- Callie and Lindsey will likely both be sad about losing their new friend
- Lindsey will be relieved of the option, as well as the responsibility, of dealing with a difficult dual relationship with Ryan, avoiding a conflict of interests on Lindsey’s part
- The information about Ryan’s prior relationship with Lindsey’s mother and Lindsey’s family will not be revealed—possibly avoiding additional conflict in Callie’s family
- Callie and Lindsey could both be rematched, with the possibility that the new relationships could be as positive as their current relationship, or less so
- The program would not have to decide whether (or to whom) to reveal the information about the relationship between Lindsey’s mother and Ryan
- If Lindsey is allowed to decide whether to continue as Callie’s mentor, then:
- Lindsey may decide to continue as Callie’s mentor and navigate the difficult situation with Callie’s parents
- Lindsey may decide not to continue as Callie’s mentor, which may disappoint Callie
- Callie may get to continue her positive relationship with Lindsey
- The information about Ryan’s relationship with Lindsey’s mother may be revealed, possibly causing additional conflict in the family
- The program would have to decide whether and to whom to reveal the information about the relationship between Lindsey’s mother and Ryan
Are there other potential options that are consistent with the ethical principles in the diagram? Absolutely! And it is HIGHLY recommended that the decision-making team talk through all of those potential options together, so that the deliberation is as thorough and comprehensive as possible. In this dilemma, the well-being of two young people and their families are at stake. It is worth the time and effort to do due diligence and to feel confident that the choice that is ultimately made is the best one available under the circumstances.
Think back to when you initially read the ethical dilemma above. What were your first thoughts and impressions? What did your gut instincts tell you? And now, after some analysis, what do you think you would decide? While I am emphatic about this process not yielding a “correct” solution, but rather a menu of ethically-sound options, I do think this case includes serious risks to a family that are important for the program to address. Callie’s parents are allegedly prone to conflict, and it is difficult to imagine a scenario in which the risk of creating more conflict is worth the price. While it is unfortunate that Lindsey was matched with Ryan’s daughter, of all people, there does seem to be a path forward that minimizes the potential harm and provides an opportunity for Lindsey and Callie to benefit from participation in the mentoring program if they can be successfully rematched.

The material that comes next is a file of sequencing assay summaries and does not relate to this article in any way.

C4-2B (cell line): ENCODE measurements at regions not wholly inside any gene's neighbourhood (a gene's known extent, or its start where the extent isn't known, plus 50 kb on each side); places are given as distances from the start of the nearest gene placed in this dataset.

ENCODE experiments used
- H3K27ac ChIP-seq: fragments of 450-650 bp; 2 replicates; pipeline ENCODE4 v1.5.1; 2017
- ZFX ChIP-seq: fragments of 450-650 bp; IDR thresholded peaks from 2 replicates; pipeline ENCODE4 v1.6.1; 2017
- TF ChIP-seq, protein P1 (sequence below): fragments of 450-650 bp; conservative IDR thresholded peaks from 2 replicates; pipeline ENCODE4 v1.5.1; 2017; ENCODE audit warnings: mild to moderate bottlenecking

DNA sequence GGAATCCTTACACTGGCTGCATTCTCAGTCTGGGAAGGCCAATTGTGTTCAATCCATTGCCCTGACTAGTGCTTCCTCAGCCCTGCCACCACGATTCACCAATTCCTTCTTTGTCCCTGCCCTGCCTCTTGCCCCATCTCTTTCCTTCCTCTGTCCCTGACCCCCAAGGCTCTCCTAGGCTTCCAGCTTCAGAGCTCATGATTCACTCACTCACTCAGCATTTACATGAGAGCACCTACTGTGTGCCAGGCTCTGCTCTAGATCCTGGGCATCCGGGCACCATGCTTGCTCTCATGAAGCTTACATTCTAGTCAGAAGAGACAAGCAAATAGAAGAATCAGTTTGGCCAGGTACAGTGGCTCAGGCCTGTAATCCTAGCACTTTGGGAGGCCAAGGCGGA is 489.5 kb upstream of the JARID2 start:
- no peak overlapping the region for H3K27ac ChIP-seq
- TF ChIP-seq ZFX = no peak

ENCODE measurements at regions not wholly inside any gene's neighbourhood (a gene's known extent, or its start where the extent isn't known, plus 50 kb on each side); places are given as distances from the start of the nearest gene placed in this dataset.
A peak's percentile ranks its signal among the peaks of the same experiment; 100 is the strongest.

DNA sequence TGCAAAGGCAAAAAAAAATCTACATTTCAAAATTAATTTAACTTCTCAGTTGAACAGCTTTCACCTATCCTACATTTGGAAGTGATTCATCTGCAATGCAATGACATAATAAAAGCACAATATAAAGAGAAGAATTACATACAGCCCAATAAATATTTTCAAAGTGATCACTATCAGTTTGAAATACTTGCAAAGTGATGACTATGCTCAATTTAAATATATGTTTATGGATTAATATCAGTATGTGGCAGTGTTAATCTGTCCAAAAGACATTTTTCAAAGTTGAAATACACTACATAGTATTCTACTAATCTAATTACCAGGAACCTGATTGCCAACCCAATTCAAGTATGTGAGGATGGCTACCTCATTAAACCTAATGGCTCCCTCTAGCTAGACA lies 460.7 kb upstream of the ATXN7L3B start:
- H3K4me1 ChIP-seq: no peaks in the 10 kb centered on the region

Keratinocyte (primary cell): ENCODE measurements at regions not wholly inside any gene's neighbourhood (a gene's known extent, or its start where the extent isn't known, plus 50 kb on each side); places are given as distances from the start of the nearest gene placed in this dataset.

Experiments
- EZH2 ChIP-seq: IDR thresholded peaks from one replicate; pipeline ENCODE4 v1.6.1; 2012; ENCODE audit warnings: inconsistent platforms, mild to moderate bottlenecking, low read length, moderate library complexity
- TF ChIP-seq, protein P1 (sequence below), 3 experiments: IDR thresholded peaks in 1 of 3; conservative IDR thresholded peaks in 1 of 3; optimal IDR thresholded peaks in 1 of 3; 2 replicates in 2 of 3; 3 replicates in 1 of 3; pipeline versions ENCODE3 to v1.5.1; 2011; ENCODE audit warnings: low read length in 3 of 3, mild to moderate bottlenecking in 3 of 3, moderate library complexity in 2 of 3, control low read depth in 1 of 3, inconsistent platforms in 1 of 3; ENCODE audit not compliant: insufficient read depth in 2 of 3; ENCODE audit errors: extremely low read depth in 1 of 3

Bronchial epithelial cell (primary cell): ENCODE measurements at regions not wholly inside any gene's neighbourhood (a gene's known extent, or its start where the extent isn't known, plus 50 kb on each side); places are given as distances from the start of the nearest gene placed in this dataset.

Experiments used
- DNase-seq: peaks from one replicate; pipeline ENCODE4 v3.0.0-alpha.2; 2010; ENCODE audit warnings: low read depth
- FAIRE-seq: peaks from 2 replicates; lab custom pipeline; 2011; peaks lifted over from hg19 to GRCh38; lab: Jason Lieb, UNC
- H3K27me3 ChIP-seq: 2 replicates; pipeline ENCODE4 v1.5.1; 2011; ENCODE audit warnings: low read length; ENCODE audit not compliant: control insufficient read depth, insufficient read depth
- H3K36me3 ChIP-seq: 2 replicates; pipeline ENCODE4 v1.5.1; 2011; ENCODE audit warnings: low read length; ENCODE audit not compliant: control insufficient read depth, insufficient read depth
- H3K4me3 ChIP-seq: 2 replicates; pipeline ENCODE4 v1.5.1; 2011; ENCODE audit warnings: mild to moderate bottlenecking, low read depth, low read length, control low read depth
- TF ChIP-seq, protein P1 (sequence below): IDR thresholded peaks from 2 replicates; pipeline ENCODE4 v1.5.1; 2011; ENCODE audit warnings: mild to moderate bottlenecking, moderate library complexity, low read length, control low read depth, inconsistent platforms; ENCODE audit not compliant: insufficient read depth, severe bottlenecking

At the beginning of this post, I encouraged you to take it slow and try not to jump to conclusions. However, taking it slow should definitely not be confused with ignoring your professional experience and wisdom. This framework is not at all intended to replace your instincts and your intuition…think of it rather as a way to examine your own theories, challenge your own assumptions, and to systematically include the worthwhile perspectives of colleagues and others in your decision-making process. The framework requires you to slow down and consider many different perspectives, explore options (including those you may not have considered initially), and think thoroughly about the potential consequences of the choices being made. In the end, I hope the framework supplements and enhances the substantial skill and knowledge that you all, as mentoring professionals, bring to your work.
And now, once again, it’s YOUR turn. Please click here to share your story or stories of ethical dilemmas—big and small—from the world of youth mentoring. Maybe it’s an issue of race and culture that your colleagues are grappling with. Or perhaps there’s an agency policy that seems to conflict with the needs of a child in your program. Whatever it is, please share it so others may learn from your experience. Confidentiality is a high priority and your identity, as well as the identities of everyone involved, will be protected. Please click here to submit!
As always, your thoughts about the case examples and the framework are welcomed and encouraged in the comments section below. If you’re interested in a training for your organization on ethics and ethical decision-making, please make a request through the NMRC portal.
Finally, a heartfelt “Thank You” to everyone who has read and contributed to this series so far. Let’s keep the conversation going!
Until next time!